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Security teams, often contracted by festivals, can look to companies like SecuriGroup, who offer sexual assault training for their staff to help address victims’ low rate of reporting, in an effort to help educate. “Security guards are often large, intimidating men, which is scary for someone who has literally just been in a very vulnerable position,” says Camilleri of Girls Against. “There is also the fear of being victim blamed. No one wants that to happen to them so often victims downplay what has happened to them in case they're being seen to be making a mountain out of a molehill.” Some festivals have gone the route of creating women-only spaces. This year, Glastonbury in the UK notably launched The Sisterhood, a venue intended as a safe space for women with all-female security, workshops on inclusivity and performers. The Guardian noted, “it means these stories and lessons will, for a couple of days, be out of reach of men,” but that’s an issue. While women-only spaces are well-intentioned, removing men alone doesn't educate them on preventing abuse. Giving women a place to themselves is a fantastic option, especially for women who feel safest when they’re surrounded by other women, but not a solution to address the root causes of sexual violence.
Festivals must provide education in conjunction with spaces where women can feel safe. THUMP reported that at the Electric Forest Festival in Rothbury, Michigan a Her Forest program was set up where at least one of its workshop days is open to men as well. Shambhala Music Festival near Nelson, BC has a designated space where any women can come to if they feel unsafe or want to rest or wait for their friends and feel comfortable. Safety doesn’t take away from fun either. In the UK, the Isle of Wight Council is working with the Isle of Wight Festival and Bestival to host tents where fans can relax and make bracelets with sayings like “no means no” while getting more safety information.
Information card on how to prevent sexual violence at festivals provided by Project SoundCheck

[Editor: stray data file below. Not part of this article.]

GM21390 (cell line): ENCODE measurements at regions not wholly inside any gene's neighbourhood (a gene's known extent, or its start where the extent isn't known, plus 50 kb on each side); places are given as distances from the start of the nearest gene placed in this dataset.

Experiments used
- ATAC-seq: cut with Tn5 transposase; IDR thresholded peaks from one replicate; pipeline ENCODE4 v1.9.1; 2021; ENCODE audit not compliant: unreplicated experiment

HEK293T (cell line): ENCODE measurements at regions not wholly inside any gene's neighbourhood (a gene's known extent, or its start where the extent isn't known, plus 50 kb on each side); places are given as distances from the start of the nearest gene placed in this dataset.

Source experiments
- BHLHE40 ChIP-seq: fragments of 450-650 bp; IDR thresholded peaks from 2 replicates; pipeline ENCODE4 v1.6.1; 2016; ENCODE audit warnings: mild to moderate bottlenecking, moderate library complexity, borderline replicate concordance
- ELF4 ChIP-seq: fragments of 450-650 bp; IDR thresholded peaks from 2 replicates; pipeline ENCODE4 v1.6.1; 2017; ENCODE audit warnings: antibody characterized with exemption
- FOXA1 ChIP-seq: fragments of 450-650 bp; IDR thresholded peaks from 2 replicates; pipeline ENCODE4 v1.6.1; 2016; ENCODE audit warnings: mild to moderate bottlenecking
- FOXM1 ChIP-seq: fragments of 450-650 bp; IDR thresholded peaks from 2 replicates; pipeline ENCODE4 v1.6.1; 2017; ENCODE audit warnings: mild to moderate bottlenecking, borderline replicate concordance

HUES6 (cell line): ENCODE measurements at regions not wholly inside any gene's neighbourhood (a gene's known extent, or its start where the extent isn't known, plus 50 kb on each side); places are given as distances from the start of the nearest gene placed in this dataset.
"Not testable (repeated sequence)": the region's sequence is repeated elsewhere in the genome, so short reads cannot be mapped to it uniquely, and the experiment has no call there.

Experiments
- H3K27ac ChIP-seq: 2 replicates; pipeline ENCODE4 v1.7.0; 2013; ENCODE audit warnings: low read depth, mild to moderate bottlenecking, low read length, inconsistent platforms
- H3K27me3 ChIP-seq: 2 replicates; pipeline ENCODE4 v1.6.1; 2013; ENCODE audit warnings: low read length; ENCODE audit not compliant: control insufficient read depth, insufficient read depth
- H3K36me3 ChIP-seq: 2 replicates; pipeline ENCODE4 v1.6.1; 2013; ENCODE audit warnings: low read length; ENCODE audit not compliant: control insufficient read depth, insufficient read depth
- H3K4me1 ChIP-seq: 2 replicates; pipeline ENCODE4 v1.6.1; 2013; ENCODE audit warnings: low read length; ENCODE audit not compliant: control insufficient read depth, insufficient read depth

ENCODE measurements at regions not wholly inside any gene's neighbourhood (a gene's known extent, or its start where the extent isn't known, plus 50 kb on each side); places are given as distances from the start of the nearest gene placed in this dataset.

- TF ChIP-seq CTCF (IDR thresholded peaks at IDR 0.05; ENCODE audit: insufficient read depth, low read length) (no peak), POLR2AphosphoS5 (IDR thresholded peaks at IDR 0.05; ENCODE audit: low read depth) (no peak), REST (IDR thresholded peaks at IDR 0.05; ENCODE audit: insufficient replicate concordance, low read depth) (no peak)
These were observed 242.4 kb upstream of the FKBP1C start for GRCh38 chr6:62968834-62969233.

Electric Eclectics in Meaford, Ontario, fosters mutual respect through initiatives like Nightlifeguard, a project by Vanessa Rieger. At Electric Eclectics, Rieger and assistants set up a first-aid station and roam around the dance tent, making sure everyone has a good time. Chris Worden, assistant director of Electric Eclectics, is also a member of Noise Against Sexual Assault, a coalition started in Toronto to prevent sexual violence at shows. “One thing that we are looking at is signage that simply reminds attendees of the basic standards of decency expected of them by other people in the space—including items like ‘No Transphobia, No Racism, No Sexual Violence,’ etc. Signaling these values to people in the space seems to be the most realistic prospect for a form of discussion between venues and attendees.”
Festivals can no longer treat discussion of sexual assault as a taboo. Refusing to acknowledge a major safety issue in your space doesn’t win you any business, nor does victim-blaming women to make “smart choices.” Women’s dollars will go to places where they feel safe. Do you want to survive the festival market bubble burst? Don’t put women on the sidelines. Work to ensure staff, security, and fans all have education on sexual assault to promote respect, intervention, and understanding.
Jill Krajewski is a writer living in Ottawa. Follow her on Twitter.